The new coronavirus that has overwhelmed parts of Asia and now threatens Europe and the Middle East has not yet made an appearance in Johnson County. Even so, county, school and city officials are making plans now for how to deal with a public health threat whose outlines have been changing daily.
Johnson County commissioners got an update Thursday on how public health officials are addressing what scientists say could become a major outbreak of the flu-like disease. But because the virus is new and the threat in Johnson County is low, efforts so far have been to establish preliminary cooperation among governing bodies and health workers, and to discuss strategies for educating the public.
Nancy Tausz, health services director for the county’s Department of Health and Environment, told the commission that so far there are no county residents “under investigation,” meaning they have been tested and are awaiting results.
That could be because the bar is high as to who is eligible for a test. Up until Thursday afternoon, only people who had traveled from mainland China in the past 14 days and have symptoms would be eligible for testing. Tausz said she expects that to change soon because several other countries have now reported cases.
Travelers from China are closely monitored because of the concentration there of the coronavirus, known as Covid-19. They enter the U.S. through any of 11 designated airports and those from the hard-hit Hubei Province are placed under quarantine for 14 days even if they show no symptoms, Tausz said.
Those without symptoms coming from China outside of that province are documented by the CDC Division of Global Migration and Quarantine. That information comes to county health officials, who contact them with requirement that they stay under voluntary quarantine at home, taking temperature twice a day and watching for symptoms. If any cough, fever or flu-like symptoms occur, they’re advised to call ahead for a doctor visit so they can be separated from other patients, Tausz said.
The test kits for detecting the new Covid-19, have been in short supply, but they are sent to the state and not individual counties, she said, and more are expected in the pipeline within a week. Kansas is not one of the states that currently has kits, she said, so tests are done through the CDC from samples taken by hospitals. Results take as many as five days, she said.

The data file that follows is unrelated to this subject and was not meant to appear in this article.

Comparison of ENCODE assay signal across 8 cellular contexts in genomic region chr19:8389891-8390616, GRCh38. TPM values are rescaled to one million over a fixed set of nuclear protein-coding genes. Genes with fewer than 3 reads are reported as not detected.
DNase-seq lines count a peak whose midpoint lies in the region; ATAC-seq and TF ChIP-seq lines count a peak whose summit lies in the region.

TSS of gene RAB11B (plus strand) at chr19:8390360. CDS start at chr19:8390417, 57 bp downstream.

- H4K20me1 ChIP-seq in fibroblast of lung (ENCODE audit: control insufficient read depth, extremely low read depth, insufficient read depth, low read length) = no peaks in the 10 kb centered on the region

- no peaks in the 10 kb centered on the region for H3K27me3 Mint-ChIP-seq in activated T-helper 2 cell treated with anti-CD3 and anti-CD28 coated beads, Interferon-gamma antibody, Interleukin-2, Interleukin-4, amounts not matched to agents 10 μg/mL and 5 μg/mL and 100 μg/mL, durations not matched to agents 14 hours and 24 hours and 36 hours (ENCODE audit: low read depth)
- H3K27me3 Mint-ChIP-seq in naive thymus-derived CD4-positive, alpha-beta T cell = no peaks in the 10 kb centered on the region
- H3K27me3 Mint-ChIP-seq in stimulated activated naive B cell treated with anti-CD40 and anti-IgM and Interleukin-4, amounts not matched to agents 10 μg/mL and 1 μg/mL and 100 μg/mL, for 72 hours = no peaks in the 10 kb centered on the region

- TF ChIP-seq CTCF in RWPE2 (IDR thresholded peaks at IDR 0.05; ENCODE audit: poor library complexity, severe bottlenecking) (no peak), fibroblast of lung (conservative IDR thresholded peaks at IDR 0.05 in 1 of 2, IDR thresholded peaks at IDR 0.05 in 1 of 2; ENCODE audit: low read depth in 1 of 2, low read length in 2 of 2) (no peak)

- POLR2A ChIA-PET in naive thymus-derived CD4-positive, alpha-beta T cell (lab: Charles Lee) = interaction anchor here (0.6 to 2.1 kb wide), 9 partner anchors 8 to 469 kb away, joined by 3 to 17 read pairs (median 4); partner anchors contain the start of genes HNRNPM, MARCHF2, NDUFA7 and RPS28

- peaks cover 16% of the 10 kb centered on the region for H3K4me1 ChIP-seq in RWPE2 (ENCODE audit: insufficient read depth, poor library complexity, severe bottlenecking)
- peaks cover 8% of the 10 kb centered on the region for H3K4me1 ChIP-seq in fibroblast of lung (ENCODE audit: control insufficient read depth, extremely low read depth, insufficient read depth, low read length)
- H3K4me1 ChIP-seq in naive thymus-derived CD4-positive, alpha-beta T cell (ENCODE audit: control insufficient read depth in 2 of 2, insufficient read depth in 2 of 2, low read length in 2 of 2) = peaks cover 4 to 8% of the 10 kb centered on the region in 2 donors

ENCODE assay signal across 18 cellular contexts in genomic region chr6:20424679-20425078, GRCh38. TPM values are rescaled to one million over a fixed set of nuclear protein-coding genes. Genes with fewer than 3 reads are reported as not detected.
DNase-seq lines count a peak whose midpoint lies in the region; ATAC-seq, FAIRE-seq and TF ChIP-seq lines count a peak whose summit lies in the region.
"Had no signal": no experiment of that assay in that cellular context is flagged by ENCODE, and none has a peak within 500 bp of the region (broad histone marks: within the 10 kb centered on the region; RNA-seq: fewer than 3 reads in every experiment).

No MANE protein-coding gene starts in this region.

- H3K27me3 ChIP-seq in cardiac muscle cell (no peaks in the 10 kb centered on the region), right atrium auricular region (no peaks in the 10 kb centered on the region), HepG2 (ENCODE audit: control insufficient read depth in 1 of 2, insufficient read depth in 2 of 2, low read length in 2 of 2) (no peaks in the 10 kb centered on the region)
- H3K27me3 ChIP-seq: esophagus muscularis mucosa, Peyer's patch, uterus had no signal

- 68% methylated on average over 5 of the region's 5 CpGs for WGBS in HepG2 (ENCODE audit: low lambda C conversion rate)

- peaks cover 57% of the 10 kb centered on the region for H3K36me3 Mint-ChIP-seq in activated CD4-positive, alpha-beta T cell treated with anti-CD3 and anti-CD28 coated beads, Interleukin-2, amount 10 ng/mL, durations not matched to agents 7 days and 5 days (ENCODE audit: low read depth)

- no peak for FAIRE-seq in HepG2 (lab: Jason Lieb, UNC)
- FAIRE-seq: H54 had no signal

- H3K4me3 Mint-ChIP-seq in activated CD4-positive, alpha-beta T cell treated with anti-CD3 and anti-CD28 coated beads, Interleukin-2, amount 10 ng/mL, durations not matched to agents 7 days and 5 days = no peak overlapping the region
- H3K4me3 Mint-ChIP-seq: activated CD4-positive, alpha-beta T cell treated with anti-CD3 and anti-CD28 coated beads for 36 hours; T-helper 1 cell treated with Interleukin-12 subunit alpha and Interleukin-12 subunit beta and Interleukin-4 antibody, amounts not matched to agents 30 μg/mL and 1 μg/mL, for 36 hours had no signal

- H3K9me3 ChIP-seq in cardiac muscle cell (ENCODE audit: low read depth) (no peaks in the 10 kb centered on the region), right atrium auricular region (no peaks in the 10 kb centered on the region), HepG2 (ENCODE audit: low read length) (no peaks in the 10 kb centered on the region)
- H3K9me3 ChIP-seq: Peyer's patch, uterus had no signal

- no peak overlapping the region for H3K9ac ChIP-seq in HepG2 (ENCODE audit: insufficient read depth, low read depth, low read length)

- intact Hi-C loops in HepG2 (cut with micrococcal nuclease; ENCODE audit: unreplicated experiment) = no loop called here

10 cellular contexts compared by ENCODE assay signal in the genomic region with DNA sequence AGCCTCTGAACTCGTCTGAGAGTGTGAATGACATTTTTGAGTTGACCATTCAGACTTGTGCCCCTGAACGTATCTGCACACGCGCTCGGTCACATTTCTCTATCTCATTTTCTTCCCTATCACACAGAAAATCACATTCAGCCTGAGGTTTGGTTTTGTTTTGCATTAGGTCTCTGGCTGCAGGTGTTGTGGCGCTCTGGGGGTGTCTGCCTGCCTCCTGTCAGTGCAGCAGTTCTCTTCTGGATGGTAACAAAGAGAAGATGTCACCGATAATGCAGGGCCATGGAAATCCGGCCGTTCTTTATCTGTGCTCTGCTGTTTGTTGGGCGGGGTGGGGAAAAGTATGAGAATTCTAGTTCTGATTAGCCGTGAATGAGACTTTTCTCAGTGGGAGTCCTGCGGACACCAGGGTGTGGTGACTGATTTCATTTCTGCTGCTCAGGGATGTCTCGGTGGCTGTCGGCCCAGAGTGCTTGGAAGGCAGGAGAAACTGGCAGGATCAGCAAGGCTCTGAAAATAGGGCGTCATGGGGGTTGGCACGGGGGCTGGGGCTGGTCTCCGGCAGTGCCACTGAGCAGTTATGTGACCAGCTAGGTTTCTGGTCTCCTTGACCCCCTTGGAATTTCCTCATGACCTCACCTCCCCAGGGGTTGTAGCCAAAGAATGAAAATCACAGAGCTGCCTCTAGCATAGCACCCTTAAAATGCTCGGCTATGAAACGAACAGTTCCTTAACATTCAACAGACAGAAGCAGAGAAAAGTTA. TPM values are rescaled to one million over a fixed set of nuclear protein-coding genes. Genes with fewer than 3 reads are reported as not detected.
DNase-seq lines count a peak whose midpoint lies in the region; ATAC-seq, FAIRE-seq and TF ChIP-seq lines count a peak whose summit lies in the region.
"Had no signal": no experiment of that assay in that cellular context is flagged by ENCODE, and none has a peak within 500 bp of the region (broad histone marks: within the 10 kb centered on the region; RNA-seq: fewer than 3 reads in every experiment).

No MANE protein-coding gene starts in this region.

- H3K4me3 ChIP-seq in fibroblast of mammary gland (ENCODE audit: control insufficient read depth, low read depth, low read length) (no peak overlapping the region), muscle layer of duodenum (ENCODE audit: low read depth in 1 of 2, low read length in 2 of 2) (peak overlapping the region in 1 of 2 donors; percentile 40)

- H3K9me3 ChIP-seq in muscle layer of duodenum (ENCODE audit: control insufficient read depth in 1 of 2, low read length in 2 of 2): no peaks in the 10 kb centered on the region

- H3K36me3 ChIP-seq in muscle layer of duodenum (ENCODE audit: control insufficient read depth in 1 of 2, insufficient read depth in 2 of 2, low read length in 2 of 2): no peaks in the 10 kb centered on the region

There’s no vaccine available now, and probably won’t be for at least a year, although Tausz said anti viral drugs to alleviate symptoms are being tested and could be available sooner.
Tausz assured commissioners that county health officials are working closely with the cities and schools to stay on top of a rapidly changing situation. She said local hospitals already have isolation units and staff trained to use them. The hospitals also communicate with each other to share information about available resources. First responders are also being trained in procedures to protect themselves from exposure, she said.
Commission Chairman Ed Eilert asked that health department officials make efforts to get information out to the public with a number to call for more information.
Commissioner Michael Ashcraft said the county needs to find a way to keep a “reliable, steady supply of good information to try to tamp down – I hate to say hysteria but some of the stuff that’s out there is bizarre.”
Temporary election commissioner Connie Schmidt said she has already been thinking about the possible impact of a prolonged outbreak on the election. Schmidt, who is barely a week into her job getting the county ready for November’s presidential election, said she is developing a list of ways to make the election voter friendly, but is only in the very beginning stages of figuring it out. (Schmidt was responding to a reporter’s question and was not at the commission meeting).
Meanwhile the Shawnee Mission School District sent out a notice that it will continue to monitor the situation and will revise its pandemic response plan as needed.
The district advised families to follow the CDC recommendations for prevention, which include hand washing with soap for 20 seconds or longer, especially before meals, staying home when sick, promptly throwing away tissue after a sneeze and avoiding contact with sick people.
Masks are not recommended for healthy people, but may be used by those with symptoms to prevent the spread of disease.